Will Ford Profit In 2010?
Black Enterprise Magazine July/August 2018 Issue

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      Ford Taurus SHO       (Source: Ford Motor)

While Ford Motor Co. stands alone as the only American automaker that didn’t solicit bailout money from the U.S. government and subsequently file for bankruptcy protection, it was far from unscathed. And as the No. 3 manufacturer of vehicles tries to save an eroding market share on the heels of perhaps the worst year for the industry, environmentally aware and African American consumers could play a pivotal role in its future.

With the industry still in a state of flux and consumer demand remaining questionable, Ford sees the minority space–and, of course, the environmentally conscious consumer–as areas of increasing importance as it looks to regain lost market share. “The great thing about Ford, particularly in the last year where everyone else cut multicultural marketing–our spending actually went up,” says Crystal Worthem, manager of Multicultural Marketing at Ford. “We do the print ads and TV and try to find ways to communicate with the customer to help change their mind, and we’re especially doing it in the African American community.”

Expanding minority-owned and -operated dealerships in minority communities is key to Ford increasing auto sales, says McGrath. “There is an opportunity to become a dominant presence in minority neighborhoods if [minorities] invest in it. It tends to be an underserved market,” he says.

All told, African Americans spent $11.5 billion on new car sales, using an average retail price of $20,000 per vehicle, according to Marc Bland, multicultural marketing lead for R.L. Polk, a provider of automotive information and marketing solutions.

Ford’s Worthem says the best way to speak to those consumers is through one-on-one relationships and the company has responded to that trend. “So from awareness to purchase consideration all the way down to sales, they’ll take a look at you when you’re at those one-to-one events more often than somebody from the general market. Ford realizes that the African American market is critical to us selling product and driving profits.”

These marketing strategies come on the heels of a steady rise in competition–primarily from Asian companies–and a shift by consumers away from the more profitable large pickup truck and SUV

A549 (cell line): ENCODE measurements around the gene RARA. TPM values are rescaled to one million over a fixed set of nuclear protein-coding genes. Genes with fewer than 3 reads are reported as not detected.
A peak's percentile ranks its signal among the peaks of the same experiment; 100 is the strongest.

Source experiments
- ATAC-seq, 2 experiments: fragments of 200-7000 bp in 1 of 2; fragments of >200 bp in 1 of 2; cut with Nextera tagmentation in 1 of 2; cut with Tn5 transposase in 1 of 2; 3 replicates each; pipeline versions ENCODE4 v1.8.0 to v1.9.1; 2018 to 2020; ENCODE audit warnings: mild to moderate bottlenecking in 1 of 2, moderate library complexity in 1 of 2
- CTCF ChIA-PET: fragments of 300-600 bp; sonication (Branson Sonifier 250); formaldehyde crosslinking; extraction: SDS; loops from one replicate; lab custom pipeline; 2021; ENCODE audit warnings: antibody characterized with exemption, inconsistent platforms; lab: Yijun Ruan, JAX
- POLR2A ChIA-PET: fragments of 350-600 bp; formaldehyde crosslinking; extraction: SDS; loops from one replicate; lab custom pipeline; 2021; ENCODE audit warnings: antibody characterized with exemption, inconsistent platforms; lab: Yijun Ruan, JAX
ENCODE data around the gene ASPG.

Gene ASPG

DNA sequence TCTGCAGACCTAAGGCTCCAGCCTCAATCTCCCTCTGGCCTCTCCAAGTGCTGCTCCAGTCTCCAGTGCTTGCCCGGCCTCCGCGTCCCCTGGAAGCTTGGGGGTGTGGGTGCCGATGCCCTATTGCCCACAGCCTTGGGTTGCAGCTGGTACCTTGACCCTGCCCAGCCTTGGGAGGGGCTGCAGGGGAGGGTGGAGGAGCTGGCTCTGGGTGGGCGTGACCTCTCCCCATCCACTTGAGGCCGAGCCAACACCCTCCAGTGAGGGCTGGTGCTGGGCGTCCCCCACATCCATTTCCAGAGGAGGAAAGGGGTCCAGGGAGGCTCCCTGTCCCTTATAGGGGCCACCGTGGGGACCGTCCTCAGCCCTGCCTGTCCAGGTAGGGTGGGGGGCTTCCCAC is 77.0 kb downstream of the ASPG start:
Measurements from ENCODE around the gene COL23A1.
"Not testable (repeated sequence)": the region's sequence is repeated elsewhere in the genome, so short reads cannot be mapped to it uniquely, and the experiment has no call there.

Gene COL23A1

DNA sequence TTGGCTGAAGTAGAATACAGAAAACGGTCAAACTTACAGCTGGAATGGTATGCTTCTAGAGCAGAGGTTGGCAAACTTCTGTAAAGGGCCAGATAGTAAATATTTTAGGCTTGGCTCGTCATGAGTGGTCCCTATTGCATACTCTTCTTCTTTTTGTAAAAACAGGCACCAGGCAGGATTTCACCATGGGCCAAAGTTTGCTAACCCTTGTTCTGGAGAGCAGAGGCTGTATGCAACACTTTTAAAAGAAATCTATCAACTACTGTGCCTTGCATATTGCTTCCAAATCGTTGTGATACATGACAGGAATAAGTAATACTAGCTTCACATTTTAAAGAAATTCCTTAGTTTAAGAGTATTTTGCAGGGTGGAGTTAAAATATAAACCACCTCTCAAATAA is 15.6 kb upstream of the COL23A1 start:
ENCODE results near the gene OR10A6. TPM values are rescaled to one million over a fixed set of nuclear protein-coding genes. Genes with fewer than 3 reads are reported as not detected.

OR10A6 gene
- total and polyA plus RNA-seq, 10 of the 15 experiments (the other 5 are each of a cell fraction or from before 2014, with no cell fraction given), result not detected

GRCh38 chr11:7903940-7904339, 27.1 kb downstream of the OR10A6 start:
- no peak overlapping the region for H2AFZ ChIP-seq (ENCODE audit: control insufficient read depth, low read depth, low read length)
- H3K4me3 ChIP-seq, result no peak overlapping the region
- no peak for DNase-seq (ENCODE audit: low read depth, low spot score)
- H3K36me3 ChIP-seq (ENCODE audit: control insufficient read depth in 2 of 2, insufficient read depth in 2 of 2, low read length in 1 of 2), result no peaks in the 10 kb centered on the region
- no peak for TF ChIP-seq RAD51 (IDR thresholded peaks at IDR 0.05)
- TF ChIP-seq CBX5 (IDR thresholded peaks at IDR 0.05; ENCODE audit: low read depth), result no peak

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Marcia Wade Talbert

Marcia is a multimedia content producer focusing on technology at Black Enterprise Magazine. In this capacity she writes and assigns stories to educate readers about social media; digital integration; gadgets, apps, and software for business and professional development; minority tech startups; and careers in STEM (Science, Technology, Engineering, and Mathematics). In 2012, she received two Salute to Excellence Awards from the National Association of Black Journalists and was recognized by Blacks in Technology (BiT) as one of the Top 10 Black achievers in the tech arena for 2011 at SXSW in Austin, Texas. She has spoken about technology on panels for New York Social Media Week, at The 2012 Rainbow/PUSH Wall Street Summit, as well as at Black Enterprise’s Entrepreneurs Conference and Women of Power Summit. In 2011, SocialWayne.com chose her as one of 28 People of Color Impacting the Social Web, and through crowdsourcing she was listed as one of BlackWeb2.0's/HP's 50 Most Notable African American Tastemakers in Social Media and Technology for 2010. Since taking on the role of Tech editor in September 2010, she has conceived and produced five cover stories on Technology and/or STEM and countless articles, videos, and slideshows online. Before joining BlackEnterprise.com as an interactive general assignment reporter in 2008, she freelanced with Black Enterprise beginning in 2003 while working as the technical editor at Prepared Foods magazine. There she further honed her writing skills and became an authority on food ingredients, including ingredients used in food fortification and enrichment. Meanwhile, her freelancing with Black Enterprise and BlackEnterprise.com helped her stay current on issues pertaining to the financial and business welfare of African Americans. As a general reporter for Black Enterprise she attended and reported on the Democratic and Republican National Conventions, where she interviewed Valerie Jarrett, senior advisor and assistant to President Barack Obama and U.S. Attorney General Eric Holder. Marcia has a Bachelor of Science degree in Agriculture with an emphasis in food science from the University of Minnesota, and a Master of Science degree in journalism from Roosevelt University in Chicago. En route to her secondary degree, she served as the editor-in-chief of the Roosevelt University Torch, a weekly, student-run newspaper. An avid photographer and videographer, Marcia is one of several employees at BLACK ENTERPRISE who interned for the publishing company as a college student. She lives in New Jersey with her husband, a food scientist; her seventeen-month-old daughter; and “The Cat”, but still considers Chicago home.


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